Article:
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[92] one Sunday I had made two appointments to preach, but was on drill seven hours during the day, and was sent on picket that night), and the routine of the camp kept us very busy, and soon brought comparative order out of the chaos that had reigned, so that the Army of the Shenandoah which Colonel Jackson turned over to General Johnston was tolerably well armed and equipped, under fair discipline, and full of fight.

As we stood picket on Maryland Heights, or up and down the Potomac, or as we turned out to meet a rumored advance of the enemy, we verily believed that Harper's Ferry was one of the strongholds of the Confederacy and that our force could maintain it against all comers. My company (the “Louisa Blues,” Captain H. W. Murray) was one that entered into the organization of the Thirteenth Virginia infantry, which was to make for itself a reputation second to none in the service. Our colonel was A. P. Hill, who had won a fine reputation in the old army, and was one of the most accomplished soldiers with whom I ever came in contact, who was the idol of his men, and who, by his gallantry and skill, steadily rose to the rank of Lieutenant-General, and fell, mourned by the whole South, on that ill-fated day, at Petersburg, which witnessed the breaking of his lines and the virtual fall of the Confederacy.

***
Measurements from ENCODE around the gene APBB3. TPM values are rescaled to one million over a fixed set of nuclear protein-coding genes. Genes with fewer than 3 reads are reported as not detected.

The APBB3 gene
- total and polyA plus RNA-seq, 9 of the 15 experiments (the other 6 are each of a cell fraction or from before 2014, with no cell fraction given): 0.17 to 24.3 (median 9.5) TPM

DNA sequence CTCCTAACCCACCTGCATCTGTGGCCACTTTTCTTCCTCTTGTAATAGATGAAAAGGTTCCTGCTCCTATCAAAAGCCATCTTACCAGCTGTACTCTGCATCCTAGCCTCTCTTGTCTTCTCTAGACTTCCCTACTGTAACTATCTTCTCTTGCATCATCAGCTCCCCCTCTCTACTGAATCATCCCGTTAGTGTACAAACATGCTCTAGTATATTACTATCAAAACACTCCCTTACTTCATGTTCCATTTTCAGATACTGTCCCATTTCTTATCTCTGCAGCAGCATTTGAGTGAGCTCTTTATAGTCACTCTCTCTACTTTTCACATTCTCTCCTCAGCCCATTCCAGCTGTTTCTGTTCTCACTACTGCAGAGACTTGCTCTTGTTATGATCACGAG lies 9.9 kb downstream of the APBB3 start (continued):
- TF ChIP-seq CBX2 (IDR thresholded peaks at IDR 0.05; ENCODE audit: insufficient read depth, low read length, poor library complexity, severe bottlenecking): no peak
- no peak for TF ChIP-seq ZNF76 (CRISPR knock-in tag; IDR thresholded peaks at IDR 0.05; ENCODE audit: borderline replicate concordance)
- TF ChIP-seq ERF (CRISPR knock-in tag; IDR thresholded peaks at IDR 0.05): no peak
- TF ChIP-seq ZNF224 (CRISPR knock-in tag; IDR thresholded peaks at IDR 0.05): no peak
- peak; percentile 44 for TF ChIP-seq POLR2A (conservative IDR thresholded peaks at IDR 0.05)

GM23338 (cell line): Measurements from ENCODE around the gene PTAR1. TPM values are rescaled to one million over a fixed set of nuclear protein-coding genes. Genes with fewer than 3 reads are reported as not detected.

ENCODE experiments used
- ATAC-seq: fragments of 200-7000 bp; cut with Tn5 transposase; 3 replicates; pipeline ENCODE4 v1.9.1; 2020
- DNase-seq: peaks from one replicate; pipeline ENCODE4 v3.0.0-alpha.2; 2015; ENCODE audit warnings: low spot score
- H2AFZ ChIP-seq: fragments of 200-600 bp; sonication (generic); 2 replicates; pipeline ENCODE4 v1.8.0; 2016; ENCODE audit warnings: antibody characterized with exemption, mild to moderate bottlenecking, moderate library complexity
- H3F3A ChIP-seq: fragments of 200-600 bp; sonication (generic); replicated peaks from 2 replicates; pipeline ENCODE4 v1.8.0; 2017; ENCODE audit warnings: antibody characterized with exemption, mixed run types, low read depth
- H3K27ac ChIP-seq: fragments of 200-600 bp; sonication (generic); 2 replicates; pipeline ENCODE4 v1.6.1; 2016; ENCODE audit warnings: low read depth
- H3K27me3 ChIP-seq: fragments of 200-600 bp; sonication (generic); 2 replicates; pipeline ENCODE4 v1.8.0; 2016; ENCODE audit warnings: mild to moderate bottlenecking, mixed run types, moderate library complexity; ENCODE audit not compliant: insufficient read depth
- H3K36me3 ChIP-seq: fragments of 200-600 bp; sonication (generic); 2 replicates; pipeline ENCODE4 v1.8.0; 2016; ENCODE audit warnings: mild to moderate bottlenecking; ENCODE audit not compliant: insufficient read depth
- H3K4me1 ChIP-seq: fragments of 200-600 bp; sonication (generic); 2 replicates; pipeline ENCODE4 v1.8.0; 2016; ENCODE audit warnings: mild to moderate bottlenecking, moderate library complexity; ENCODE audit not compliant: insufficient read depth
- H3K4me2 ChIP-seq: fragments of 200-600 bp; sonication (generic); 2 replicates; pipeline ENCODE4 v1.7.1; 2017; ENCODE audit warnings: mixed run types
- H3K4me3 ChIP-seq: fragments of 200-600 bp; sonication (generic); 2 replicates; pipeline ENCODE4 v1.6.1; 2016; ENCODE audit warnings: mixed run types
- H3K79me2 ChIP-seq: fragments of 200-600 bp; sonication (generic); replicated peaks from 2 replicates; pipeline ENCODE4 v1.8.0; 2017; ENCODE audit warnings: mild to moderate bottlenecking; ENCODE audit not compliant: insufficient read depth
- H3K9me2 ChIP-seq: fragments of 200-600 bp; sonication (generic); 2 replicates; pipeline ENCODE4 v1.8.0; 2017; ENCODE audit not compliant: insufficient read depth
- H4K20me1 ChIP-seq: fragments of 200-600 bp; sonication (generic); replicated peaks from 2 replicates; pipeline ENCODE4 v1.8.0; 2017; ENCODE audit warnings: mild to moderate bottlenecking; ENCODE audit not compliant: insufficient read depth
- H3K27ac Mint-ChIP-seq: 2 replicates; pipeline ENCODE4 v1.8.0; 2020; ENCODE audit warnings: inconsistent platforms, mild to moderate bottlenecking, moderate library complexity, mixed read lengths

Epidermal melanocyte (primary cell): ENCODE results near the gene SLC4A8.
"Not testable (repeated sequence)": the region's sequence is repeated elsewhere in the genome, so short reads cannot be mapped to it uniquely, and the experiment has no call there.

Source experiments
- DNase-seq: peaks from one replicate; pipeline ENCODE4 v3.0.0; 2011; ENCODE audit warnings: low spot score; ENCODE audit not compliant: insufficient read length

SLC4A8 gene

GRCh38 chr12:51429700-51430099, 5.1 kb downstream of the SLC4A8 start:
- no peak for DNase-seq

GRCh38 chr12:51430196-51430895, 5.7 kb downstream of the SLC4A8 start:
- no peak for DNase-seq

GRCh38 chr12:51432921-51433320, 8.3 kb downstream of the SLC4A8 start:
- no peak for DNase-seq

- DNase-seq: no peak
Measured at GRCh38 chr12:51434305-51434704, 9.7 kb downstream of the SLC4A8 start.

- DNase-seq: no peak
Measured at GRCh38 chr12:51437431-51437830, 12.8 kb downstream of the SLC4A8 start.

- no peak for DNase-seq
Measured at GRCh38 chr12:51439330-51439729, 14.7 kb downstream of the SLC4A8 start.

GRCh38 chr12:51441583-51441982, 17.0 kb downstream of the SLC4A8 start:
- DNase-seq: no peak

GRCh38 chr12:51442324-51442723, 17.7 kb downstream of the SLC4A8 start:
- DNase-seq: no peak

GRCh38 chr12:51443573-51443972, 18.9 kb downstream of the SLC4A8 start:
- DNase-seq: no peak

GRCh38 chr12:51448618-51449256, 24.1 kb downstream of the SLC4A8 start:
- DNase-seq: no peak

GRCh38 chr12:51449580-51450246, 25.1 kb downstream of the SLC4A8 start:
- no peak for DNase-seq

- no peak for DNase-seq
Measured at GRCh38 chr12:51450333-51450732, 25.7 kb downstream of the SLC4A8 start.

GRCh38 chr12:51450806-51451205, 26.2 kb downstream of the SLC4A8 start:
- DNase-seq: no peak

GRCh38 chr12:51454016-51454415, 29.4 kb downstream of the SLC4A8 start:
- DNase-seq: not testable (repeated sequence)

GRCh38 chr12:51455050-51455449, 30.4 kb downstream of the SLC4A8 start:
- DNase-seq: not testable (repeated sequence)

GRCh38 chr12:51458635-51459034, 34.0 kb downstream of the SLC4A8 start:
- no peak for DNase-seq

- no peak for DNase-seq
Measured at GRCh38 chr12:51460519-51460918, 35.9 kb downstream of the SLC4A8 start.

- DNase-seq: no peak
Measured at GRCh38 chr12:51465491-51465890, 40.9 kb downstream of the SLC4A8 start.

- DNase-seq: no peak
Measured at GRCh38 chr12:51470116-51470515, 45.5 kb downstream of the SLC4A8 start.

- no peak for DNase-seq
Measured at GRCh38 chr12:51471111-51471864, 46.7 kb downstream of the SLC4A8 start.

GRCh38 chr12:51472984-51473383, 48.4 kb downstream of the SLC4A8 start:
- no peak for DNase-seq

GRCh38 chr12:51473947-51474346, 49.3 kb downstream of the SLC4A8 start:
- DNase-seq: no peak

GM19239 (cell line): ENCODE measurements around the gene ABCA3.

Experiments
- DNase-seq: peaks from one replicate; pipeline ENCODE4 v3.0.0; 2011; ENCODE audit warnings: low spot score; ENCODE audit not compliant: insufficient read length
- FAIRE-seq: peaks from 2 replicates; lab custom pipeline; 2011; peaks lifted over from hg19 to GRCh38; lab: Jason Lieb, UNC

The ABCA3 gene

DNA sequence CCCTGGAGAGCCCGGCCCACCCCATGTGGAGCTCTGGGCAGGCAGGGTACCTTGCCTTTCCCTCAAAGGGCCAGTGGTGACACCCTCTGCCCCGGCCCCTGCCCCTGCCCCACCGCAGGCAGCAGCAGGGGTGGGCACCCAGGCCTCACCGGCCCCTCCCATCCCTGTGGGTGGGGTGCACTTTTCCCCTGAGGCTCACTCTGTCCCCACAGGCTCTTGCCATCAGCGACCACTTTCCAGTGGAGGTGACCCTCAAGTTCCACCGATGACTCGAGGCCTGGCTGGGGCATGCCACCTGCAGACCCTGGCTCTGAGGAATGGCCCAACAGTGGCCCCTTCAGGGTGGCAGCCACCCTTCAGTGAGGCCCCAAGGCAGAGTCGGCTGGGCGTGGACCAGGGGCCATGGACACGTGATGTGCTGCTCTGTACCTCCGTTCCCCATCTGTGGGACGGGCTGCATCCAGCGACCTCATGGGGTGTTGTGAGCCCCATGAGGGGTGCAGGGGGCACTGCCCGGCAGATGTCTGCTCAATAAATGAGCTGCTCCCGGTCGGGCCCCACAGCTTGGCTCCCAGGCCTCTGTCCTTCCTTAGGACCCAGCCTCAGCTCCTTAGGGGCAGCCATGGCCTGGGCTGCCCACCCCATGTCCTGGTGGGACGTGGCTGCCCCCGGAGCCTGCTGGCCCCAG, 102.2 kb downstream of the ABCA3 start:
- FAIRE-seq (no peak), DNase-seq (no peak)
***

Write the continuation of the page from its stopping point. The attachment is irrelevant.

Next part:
Our Lieutenant-Colonel was James A. Walker, who would have graduated first in his class at the Virginia Military Institute had he not been expelled for a difficulty with “old Jack.” But this difficulty was all forgotten when Jackson witnessed Walker's splendid courage and marked skill in the field; and one of the very strongest recommendations given during the war was Jackson's recommendation for Walker's promotion. He succeeded to the command of the old “Stonewall brigade;” was terribly wounded at Spotsylvania Court-house, but returned to take the command of Early's old division, which he gallantly led to Appomattox Court-house. He is now the able and honored Lieutenant-Governor of Virginia.

Our Major was J. E. B. Terrill, a brilliant graduate of the Virginia Military Institute, whose gallantry and skill won for him the Brigadier's wreath and stars just as he yielded up his brave young life at. Bethesda church, in June, 1864.

With such leaders, and the splendid material which composed our regiment, it soon become the pride of its officers and the glory of its humblest private soldier.

It was my privilege, while at Harper's Ferry, to see occasionally Captain Turner Ashby, whose raven locks and soldierly bearing even then

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